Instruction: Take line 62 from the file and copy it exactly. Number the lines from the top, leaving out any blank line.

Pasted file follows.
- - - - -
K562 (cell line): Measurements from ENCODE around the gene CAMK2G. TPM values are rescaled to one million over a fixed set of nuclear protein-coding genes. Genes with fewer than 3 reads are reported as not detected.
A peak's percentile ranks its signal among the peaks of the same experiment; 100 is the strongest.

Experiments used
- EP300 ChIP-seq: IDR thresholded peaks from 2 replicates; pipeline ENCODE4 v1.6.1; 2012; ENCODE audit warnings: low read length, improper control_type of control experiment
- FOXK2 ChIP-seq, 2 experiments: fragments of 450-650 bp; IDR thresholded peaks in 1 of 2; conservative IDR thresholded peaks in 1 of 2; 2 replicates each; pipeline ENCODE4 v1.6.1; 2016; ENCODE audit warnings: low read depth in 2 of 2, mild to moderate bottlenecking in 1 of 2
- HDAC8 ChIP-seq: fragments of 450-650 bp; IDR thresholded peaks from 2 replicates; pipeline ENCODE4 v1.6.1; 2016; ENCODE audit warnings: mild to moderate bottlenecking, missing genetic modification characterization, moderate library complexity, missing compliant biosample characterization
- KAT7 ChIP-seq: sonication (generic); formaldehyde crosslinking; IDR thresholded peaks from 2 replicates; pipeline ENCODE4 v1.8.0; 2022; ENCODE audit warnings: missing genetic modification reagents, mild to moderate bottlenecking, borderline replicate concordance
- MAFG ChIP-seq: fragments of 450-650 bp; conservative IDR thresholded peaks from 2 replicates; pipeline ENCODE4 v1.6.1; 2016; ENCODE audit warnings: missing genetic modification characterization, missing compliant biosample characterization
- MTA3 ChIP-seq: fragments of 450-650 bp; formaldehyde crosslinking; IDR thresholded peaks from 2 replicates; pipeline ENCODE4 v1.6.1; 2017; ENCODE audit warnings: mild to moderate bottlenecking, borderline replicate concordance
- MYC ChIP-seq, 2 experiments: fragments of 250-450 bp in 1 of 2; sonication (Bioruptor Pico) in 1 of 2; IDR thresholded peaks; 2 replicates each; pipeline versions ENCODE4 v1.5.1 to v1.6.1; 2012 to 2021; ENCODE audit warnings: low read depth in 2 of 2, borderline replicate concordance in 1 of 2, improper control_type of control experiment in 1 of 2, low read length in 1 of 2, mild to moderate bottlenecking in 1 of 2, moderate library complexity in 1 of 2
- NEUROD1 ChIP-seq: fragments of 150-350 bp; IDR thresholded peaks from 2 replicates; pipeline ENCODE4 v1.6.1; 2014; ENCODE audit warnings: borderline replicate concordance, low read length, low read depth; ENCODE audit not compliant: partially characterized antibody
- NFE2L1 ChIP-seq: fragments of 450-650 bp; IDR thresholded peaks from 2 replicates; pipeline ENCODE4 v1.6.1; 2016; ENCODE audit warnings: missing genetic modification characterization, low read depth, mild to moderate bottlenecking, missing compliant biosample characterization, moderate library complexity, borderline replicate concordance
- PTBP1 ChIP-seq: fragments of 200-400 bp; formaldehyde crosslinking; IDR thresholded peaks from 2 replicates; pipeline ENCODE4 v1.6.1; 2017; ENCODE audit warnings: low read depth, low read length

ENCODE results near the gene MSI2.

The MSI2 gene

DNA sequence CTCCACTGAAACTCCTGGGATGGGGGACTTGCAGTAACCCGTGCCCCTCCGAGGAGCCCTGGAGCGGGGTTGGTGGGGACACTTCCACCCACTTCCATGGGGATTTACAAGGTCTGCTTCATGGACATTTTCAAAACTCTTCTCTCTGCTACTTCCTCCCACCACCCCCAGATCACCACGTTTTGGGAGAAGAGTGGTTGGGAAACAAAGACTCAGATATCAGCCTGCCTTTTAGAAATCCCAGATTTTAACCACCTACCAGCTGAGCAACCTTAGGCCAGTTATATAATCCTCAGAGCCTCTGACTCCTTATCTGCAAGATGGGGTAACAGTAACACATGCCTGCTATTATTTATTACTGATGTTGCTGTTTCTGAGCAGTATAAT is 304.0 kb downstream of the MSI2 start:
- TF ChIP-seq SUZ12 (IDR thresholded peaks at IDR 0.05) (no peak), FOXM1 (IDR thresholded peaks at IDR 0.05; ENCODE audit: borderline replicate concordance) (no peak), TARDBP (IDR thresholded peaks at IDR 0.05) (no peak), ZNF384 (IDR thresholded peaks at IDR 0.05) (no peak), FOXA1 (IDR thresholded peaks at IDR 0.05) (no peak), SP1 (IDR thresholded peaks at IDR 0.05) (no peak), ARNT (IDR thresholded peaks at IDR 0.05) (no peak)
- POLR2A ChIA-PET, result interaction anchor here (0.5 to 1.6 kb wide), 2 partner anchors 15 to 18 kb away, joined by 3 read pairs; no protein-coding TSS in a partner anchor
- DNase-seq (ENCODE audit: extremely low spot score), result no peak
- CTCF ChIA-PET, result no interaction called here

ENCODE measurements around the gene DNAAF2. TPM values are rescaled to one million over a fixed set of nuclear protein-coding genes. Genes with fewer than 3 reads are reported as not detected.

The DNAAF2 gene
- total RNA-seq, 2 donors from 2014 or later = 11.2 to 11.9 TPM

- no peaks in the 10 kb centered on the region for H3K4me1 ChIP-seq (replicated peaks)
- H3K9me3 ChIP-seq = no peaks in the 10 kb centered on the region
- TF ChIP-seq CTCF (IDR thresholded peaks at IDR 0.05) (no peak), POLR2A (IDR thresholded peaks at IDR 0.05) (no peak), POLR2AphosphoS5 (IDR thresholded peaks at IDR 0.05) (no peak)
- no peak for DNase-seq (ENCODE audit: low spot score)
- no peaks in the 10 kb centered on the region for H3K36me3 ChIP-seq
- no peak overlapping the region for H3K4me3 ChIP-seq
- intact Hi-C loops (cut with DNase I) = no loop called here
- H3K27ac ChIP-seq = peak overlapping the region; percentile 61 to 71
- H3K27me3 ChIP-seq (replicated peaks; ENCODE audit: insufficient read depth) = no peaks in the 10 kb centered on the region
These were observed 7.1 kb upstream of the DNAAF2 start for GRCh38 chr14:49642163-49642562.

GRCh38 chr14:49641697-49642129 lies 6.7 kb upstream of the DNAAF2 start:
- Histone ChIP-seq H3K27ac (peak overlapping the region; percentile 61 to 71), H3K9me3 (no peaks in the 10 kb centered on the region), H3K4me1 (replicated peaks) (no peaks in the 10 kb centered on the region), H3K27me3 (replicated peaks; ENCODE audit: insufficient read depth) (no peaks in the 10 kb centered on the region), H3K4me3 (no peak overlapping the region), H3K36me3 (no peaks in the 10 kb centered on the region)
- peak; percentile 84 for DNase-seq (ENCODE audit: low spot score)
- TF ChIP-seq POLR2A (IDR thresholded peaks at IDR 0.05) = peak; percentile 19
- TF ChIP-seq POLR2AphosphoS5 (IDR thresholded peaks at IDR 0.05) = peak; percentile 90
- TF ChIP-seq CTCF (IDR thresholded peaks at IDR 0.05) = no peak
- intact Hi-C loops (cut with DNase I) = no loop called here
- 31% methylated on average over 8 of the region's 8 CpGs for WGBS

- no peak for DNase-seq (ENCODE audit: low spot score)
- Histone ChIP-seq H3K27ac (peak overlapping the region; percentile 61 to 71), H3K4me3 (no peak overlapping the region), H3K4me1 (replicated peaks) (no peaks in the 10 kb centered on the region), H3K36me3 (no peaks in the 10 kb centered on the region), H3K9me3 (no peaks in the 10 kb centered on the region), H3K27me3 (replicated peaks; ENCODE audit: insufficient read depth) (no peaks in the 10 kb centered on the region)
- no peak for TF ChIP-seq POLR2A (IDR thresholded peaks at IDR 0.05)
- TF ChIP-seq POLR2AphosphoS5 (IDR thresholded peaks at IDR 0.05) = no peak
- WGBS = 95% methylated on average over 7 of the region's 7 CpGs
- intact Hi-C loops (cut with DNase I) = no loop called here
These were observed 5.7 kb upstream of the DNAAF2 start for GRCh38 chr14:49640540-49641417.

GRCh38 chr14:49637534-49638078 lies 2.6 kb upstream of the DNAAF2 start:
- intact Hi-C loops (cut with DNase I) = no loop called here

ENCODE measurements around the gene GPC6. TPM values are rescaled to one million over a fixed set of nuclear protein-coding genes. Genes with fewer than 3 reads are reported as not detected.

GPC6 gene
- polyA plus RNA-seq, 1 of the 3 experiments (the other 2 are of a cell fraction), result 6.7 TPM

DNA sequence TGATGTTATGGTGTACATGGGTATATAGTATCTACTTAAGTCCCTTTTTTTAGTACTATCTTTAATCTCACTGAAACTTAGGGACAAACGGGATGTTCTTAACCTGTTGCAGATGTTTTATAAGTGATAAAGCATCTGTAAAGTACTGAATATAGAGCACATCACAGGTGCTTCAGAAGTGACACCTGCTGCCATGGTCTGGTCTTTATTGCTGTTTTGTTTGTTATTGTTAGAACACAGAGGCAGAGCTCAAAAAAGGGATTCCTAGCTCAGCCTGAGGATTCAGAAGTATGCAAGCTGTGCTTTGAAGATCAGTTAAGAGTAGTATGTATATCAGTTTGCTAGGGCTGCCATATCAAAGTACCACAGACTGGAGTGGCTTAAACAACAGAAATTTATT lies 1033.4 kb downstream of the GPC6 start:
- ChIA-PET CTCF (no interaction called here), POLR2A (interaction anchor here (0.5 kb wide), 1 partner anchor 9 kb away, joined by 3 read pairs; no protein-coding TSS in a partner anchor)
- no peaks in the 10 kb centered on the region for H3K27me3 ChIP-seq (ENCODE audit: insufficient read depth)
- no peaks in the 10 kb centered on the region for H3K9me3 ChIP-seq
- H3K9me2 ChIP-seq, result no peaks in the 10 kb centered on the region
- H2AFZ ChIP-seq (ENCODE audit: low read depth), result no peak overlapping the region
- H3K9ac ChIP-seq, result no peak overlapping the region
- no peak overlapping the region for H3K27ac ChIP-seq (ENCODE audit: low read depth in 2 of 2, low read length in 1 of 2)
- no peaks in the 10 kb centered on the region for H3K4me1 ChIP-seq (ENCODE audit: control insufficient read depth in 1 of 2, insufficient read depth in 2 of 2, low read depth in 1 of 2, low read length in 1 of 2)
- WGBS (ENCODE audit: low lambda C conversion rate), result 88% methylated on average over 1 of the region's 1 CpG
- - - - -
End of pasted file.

- no peaks in the 10 kb centered on the region for H3K4me1 ChIP-seq (ENCODE audit: control insufficient read depth in 1 of 2, insufficient read depth in 2 of 2, low read depth in 1 of 2, low read length in 1 of 2)